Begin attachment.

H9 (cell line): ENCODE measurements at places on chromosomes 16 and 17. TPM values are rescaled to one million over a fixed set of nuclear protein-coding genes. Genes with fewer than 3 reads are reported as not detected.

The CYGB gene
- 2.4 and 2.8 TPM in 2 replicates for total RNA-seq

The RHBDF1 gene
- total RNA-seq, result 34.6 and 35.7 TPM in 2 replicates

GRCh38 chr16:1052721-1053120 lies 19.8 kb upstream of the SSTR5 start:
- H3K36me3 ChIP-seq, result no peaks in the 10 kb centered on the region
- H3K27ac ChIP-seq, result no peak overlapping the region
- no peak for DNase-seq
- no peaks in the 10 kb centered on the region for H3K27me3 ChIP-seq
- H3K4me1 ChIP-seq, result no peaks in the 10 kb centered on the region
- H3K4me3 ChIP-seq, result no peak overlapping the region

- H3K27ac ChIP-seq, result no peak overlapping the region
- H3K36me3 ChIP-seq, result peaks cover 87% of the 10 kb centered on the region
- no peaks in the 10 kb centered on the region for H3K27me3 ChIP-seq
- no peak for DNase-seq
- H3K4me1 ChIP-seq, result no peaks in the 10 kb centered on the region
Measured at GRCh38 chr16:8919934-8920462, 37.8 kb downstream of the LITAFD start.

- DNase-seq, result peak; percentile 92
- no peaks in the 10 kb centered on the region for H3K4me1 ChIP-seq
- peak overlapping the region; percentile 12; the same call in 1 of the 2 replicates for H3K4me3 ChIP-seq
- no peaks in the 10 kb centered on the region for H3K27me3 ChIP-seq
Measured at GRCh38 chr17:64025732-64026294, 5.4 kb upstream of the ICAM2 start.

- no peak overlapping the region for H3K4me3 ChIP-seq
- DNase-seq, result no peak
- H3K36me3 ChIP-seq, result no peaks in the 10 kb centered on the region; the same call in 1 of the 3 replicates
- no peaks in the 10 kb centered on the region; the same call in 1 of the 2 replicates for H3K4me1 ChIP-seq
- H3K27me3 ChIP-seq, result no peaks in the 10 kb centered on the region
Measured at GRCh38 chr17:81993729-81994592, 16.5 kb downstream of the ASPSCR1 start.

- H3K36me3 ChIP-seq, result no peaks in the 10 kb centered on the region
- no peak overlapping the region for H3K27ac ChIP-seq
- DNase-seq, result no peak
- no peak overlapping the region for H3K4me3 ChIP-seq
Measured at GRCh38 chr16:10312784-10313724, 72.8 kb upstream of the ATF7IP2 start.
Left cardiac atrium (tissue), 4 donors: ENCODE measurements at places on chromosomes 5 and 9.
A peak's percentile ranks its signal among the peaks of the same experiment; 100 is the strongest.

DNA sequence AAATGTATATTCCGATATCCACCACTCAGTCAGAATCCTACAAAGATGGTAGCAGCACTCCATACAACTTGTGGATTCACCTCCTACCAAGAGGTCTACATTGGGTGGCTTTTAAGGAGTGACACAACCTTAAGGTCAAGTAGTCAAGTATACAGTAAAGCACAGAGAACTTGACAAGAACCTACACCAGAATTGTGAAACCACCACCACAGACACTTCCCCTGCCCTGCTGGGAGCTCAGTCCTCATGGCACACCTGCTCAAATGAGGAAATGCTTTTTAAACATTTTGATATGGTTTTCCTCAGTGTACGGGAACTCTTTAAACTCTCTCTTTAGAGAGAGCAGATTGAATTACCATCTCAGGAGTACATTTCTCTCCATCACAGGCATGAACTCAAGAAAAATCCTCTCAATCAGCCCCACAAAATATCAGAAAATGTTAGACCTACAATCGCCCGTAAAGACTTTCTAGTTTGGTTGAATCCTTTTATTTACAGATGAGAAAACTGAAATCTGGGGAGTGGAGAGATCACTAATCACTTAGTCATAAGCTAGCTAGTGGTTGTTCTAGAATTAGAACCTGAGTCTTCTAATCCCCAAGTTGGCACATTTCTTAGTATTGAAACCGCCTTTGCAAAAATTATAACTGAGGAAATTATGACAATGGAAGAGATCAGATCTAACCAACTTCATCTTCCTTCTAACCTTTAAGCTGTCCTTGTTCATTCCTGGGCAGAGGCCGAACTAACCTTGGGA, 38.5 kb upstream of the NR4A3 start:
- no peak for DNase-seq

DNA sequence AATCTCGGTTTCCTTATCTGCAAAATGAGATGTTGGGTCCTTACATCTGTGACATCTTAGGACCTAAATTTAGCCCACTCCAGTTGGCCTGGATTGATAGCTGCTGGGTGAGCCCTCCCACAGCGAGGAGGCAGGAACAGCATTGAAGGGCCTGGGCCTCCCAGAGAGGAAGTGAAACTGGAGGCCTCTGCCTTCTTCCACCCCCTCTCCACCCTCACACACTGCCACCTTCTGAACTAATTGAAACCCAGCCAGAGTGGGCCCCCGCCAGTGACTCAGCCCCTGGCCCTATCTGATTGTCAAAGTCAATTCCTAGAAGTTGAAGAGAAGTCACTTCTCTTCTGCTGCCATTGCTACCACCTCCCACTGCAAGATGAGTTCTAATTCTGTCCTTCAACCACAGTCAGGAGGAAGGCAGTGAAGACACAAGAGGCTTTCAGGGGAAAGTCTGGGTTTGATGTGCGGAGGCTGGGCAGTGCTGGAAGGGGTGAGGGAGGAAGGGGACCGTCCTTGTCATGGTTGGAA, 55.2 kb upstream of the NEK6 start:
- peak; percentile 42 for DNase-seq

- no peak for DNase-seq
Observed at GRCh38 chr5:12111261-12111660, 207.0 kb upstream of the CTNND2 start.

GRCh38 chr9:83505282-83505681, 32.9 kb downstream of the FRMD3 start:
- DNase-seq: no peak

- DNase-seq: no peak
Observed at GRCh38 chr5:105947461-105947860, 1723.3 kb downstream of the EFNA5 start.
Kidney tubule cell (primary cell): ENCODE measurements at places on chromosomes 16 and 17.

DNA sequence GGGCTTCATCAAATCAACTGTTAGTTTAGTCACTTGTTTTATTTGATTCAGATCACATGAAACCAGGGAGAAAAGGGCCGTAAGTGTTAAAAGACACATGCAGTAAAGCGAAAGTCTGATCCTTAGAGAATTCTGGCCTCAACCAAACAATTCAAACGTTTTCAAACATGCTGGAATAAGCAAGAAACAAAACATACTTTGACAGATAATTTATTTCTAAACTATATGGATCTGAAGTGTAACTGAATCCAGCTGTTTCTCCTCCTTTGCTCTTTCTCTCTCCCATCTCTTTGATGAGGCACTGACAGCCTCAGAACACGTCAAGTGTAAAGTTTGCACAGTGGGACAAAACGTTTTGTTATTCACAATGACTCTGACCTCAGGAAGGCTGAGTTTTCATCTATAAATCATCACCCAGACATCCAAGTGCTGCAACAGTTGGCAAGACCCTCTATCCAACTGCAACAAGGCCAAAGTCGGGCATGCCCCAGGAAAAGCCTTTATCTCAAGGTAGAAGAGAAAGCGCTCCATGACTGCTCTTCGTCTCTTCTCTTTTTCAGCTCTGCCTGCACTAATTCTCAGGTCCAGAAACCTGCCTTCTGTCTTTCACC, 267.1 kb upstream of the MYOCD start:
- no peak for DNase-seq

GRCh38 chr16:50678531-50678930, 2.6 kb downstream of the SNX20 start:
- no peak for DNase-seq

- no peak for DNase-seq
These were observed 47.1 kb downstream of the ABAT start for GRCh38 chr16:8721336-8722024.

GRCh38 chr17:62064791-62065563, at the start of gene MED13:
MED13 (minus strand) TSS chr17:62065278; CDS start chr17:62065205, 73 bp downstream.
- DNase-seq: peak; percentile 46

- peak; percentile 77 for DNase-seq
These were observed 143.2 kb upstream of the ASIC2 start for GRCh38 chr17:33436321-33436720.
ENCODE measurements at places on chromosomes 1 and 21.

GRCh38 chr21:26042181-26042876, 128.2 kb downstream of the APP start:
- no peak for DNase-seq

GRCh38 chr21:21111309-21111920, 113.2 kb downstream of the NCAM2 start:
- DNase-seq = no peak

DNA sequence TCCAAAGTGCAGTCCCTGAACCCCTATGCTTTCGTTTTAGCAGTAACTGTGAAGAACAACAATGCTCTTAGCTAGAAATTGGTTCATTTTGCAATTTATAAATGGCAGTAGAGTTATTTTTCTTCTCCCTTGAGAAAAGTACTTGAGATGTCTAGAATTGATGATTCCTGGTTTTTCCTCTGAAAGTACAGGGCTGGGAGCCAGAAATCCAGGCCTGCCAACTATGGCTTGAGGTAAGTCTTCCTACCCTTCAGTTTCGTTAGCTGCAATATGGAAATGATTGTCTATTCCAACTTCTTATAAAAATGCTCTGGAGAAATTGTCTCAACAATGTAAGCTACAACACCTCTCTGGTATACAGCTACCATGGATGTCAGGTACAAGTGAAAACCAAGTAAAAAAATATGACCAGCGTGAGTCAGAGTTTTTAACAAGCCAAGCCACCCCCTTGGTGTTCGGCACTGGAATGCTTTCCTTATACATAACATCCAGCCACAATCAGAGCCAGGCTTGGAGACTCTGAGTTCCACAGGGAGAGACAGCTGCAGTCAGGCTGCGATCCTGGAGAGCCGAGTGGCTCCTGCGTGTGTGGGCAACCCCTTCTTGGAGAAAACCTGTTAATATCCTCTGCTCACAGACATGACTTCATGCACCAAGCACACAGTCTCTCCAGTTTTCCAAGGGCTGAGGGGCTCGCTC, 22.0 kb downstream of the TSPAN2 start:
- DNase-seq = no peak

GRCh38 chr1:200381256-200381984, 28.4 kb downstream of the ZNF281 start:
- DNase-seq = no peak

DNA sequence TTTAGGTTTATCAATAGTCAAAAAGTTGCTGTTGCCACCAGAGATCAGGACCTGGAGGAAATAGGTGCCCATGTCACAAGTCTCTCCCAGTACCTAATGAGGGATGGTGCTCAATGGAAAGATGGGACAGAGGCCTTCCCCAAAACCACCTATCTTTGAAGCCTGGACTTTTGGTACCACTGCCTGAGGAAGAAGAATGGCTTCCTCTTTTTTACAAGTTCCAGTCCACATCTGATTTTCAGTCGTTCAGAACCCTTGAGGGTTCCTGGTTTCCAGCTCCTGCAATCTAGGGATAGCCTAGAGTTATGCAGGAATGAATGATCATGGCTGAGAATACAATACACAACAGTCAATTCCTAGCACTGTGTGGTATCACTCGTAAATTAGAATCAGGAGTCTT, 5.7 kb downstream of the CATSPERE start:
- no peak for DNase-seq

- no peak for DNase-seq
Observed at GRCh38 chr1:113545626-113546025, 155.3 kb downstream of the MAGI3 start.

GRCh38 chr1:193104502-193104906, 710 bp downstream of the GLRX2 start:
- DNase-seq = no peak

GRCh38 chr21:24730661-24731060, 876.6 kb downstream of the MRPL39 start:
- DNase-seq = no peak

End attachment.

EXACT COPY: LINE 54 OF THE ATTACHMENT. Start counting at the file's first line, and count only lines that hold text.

GRCh38 chr17:62064791-62065563, at the start of gene MED13: